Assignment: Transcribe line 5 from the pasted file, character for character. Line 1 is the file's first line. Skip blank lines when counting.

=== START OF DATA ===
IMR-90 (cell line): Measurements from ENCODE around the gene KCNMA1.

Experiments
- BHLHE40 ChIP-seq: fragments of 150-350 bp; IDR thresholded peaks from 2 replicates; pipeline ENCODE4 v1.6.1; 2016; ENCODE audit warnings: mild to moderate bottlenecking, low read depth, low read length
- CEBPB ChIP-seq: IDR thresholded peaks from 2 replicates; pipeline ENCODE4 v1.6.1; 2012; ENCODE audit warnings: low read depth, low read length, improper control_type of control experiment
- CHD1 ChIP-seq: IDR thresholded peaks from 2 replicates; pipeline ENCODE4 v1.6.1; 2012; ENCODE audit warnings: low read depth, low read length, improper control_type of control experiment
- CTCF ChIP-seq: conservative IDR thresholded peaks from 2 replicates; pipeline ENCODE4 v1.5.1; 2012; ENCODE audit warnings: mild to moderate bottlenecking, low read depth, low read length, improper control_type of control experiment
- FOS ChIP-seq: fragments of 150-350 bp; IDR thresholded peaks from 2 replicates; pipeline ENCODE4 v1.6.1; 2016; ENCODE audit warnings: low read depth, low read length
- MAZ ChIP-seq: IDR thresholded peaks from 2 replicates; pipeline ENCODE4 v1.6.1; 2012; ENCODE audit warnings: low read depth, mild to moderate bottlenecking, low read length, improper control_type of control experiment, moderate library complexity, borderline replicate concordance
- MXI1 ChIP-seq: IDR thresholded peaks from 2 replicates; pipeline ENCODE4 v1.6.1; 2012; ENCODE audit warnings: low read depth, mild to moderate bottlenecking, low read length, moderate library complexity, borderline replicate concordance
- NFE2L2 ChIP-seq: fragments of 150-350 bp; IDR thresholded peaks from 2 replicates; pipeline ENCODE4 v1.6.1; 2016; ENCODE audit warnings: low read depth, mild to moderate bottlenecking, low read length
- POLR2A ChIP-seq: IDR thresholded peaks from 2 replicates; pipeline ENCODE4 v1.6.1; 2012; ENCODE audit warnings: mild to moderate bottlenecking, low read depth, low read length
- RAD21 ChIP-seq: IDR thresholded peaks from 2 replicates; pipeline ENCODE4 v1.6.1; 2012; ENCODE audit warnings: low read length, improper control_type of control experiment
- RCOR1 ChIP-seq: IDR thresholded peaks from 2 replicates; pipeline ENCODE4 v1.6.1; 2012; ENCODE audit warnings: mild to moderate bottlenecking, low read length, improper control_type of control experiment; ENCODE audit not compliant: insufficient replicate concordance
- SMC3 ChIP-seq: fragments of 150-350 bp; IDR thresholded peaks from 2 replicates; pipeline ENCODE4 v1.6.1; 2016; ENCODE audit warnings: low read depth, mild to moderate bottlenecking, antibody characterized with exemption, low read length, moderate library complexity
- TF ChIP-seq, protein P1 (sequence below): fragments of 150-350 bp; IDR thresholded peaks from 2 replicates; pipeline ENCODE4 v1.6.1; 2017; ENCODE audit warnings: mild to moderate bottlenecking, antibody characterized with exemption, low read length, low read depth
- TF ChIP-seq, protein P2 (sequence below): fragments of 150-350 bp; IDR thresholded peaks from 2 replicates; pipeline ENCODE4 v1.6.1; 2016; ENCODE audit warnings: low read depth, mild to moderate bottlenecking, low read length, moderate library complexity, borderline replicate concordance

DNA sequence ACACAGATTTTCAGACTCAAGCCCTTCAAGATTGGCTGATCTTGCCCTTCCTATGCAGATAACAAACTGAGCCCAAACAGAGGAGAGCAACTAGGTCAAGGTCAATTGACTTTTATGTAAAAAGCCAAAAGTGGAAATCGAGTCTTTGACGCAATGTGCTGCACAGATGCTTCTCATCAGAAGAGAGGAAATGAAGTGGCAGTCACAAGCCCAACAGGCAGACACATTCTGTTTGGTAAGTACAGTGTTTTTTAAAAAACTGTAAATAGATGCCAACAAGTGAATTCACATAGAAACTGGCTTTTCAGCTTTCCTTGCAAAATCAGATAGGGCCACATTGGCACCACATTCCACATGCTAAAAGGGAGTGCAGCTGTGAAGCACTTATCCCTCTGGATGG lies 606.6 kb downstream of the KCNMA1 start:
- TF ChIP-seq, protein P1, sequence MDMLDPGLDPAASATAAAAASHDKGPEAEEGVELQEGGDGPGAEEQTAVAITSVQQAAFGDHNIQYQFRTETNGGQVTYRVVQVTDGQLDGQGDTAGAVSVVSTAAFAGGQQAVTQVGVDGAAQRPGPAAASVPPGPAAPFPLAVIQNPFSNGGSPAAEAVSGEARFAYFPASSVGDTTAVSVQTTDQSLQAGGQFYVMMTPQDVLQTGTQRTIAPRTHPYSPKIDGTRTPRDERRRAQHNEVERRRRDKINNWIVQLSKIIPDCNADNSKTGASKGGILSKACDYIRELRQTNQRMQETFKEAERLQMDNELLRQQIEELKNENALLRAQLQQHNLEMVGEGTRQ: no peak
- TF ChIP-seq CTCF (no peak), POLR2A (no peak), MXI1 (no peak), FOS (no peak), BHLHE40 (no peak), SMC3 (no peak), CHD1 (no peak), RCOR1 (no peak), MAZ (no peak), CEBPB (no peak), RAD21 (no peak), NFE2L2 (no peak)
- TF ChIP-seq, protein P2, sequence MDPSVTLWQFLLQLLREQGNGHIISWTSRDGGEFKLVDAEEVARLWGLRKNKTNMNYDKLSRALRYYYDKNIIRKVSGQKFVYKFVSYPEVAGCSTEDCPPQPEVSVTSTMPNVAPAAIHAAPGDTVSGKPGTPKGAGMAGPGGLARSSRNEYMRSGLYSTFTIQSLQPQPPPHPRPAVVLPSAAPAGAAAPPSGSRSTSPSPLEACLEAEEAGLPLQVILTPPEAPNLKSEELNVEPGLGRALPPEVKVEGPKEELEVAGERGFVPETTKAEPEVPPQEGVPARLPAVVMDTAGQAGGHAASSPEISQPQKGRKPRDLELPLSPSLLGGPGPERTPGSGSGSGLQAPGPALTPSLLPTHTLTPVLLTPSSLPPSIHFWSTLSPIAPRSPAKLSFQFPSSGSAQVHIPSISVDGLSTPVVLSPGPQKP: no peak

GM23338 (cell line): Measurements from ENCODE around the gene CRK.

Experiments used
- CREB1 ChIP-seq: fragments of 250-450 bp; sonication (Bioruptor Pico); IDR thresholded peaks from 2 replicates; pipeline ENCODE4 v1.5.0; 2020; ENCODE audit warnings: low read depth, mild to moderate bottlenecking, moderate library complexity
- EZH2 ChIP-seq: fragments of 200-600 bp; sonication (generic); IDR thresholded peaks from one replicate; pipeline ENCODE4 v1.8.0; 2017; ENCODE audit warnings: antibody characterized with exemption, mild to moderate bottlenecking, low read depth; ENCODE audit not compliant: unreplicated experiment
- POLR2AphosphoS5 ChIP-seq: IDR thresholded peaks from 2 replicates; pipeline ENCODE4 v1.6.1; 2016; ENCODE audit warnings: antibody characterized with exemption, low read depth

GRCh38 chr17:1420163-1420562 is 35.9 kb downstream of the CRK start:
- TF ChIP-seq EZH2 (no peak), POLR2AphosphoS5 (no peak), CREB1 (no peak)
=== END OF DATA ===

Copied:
- CHD1 ChIP-seq: IDR thresholded peaks from 2 replicates; pipeline ENCODE4 v1.6.1; 2012; ENCODE audit warnings: low read depth, low read length, improper control_type of control experiment